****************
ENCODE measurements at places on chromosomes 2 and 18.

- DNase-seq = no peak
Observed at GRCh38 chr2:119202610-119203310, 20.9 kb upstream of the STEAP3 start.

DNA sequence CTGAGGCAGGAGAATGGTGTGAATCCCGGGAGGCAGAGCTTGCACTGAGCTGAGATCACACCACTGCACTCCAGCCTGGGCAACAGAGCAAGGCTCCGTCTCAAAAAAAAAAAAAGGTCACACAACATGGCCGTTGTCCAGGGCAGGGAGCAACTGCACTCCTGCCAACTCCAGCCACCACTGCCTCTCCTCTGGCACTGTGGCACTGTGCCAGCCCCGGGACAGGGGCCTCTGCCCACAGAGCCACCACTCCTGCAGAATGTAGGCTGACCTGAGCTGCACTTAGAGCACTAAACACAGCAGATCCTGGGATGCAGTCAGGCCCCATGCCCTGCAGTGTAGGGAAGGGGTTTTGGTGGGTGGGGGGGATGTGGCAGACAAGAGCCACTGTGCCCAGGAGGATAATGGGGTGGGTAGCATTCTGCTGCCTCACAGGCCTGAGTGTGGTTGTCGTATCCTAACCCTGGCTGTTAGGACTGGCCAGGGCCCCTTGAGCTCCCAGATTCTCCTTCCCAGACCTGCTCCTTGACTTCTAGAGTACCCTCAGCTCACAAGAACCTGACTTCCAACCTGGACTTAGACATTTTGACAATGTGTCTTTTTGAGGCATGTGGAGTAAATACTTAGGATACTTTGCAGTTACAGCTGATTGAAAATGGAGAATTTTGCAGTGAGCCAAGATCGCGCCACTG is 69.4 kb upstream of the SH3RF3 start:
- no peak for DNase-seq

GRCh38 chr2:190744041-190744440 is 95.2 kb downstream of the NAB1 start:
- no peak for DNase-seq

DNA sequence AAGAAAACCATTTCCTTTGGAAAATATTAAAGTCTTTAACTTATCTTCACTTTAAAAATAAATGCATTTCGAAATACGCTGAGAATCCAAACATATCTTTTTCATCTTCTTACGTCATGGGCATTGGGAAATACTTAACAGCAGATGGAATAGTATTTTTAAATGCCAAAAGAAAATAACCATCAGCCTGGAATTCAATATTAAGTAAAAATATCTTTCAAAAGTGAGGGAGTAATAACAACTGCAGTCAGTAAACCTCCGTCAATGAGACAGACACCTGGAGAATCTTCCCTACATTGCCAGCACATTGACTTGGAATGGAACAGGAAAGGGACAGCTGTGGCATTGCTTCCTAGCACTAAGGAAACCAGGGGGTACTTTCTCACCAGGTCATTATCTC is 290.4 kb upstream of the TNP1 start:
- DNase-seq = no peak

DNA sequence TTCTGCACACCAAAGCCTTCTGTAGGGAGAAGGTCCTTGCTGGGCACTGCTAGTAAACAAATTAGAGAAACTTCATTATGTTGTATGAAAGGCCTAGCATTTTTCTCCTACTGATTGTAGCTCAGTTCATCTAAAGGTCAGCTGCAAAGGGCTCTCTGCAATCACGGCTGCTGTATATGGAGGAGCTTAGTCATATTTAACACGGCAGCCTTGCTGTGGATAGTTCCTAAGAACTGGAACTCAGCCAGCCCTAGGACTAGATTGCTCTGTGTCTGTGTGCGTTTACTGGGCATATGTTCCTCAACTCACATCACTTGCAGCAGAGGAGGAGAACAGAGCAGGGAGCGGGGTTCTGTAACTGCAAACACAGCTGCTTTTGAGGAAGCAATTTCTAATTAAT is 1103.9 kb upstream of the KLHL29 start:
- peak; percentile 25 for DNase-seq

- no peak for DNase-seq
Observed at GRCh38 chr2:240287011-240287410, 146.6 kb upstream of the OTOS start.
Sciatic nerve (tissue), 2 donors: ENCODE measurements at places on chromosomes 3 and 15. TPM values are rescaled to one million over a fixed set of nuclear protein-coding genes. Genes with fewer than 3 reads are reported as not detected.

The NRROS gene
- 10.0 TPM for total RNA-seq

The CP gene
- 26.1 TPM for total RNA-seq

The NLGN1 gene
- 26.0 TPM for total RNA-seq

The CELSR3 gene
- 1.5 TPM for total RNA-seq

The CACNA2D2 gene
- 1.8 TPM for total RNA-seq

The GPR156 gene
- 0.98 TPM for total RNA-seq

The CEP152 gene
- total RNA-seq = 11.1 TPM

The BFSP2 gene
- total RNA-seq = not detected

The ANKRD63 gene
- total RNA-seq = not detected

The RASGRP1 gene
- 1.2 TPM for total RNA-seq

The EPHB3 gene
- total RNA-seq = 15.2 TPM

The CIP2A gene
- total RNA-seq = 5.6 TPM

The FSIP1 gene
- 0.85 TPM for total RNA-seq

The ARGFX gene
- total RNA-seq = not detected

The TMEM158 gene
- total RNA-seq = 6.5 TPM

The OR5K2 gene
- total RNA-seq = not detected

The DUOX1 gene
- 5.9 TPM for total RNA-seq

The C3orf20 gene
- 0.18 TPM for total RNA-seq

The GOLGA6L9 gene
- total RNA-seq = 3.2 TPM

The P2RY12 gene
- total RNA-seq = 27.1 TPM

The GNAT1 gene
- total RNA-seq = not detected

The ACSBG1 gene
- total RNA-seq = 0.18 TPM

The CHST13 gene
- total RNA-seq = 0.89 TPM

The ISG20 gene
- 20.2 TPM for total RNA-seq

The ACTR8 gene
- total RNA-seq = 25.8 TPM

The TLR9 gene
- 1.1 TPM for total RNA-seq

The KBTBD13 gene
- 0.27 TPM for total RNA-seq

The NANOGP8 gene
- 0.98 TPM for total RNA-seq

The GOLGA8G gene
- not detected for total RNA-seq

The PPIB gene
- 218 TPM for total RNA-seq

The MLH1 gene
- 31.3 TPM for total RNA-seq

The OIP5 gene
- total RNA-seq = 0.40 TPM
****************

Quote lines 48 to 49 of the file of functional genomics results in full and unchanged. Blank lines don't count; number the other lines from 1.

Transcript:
- 5.9 TPM for total RNA-seq

The C3orf20 gene